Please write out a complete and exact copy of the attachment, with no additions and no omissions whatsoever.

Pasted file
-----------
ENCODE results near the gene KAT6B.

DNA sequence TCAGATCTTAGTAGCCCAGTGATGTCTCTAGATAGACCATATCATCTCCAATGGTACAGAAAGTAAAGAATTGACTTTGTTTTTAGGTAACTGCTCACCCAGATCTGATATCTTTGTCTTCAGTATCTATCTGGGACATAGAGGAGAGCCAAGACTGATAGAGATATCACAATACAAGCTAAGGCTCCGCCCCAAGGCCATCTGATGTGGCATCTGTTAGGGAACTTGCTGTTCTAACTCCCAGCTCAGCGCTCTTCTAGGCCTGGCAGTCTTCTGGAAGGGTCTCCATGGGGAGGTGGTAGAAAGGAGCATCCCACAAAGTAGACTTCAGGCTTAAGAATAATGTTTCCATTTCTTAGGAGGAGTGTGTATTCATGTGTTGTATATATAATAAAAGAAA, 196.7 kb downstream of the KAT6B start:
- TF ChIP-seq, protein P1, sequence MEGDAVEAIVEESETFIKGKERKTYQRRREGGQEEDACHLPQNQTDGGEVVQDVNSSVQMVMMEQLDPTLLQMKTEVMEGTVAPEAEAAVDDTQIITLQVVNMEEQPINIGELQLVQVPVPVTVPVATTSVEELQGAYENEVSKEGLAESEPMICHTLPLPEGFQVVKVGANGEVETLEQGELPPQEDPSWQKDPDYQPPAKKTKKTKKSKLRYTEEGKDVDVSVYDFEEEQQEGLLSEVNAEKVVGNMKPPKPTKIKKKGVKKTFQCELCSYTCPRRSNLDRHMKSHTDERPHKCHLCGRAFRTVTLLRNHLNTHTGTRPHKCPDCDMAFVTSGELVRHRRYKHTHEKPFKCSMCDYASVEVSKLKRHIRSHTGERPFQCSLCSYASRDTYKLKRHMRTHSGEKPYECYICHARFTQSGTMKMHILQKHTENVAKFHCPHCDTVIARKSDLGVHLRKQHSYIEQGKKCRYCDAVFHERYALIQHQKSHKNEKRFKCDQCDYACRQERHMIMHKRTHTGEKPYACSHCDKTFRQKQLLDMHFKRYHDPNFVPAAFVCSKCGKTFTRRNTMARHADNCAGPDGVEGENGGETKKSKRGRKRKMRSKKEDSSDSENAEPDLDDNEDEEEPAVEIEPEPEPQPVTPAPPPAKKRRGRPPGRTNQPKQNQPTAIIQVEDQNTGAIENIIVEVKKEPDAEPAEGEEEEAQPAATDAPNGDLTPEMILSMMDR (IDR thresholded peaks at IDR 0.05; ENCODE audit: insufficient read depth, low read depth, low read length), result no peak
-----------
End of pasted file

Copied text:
ENCODE results near the gene KAT6B.

DNA sequence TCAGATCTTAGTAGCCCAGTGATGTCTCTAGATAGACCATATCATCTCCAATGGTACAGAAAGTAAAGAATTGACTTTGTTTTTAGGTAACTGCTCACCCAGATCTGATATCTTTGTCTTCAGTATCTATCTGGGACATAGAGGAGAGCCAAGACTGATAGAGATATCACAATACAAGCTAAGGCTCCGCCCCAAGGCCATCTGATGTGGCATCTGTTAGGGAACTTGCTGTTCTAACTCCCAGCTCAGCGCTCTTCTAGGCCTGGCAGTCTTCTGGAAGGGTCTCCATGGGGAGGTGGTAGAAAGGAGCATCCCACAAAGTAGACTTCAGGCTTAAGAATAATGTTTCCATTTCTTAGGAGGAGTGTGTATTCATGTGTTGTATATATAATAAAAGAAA, 196.7 kb downstream of the KAT6B start:
- TF ChIP-seq, protein P1, sequence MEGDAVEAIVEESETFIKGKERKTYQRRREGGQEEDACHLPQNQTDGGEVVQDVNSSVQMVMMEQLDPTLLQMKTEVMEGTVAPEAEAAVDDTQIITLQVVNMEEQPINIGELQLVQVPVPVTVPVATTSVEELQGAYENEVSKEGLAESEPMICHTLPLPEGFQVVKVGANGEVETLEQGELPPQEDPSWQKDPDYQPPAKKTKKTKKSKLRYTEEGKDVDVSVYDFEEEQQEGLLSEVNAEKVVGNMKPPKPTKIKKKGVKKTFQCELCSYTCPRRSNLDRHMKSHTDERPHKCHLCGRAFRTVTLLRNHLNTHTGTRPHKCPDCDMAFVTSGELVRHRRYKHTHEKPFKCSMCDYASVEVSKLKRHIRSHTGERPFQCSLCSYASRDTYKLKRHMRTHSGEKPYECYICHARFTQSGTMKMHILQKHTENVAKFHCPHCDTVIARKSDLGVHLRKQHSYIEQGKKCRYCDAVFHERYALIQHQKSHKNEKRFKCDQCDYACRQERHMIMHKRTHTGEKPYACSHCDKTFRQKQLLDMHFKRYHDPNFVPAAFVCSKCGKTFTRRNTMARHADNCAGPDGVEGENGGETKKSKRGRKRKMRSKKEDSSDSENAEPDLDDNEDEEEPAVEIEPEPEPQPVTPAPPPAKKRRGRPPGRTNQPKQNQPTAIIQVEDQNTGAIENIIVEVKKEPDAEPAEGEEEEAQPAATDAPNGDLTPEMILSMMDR (IDR thresholded peaks at IDR 0.05; ENCODE audit: insufficient read depth, low read depth, low read length), result no peak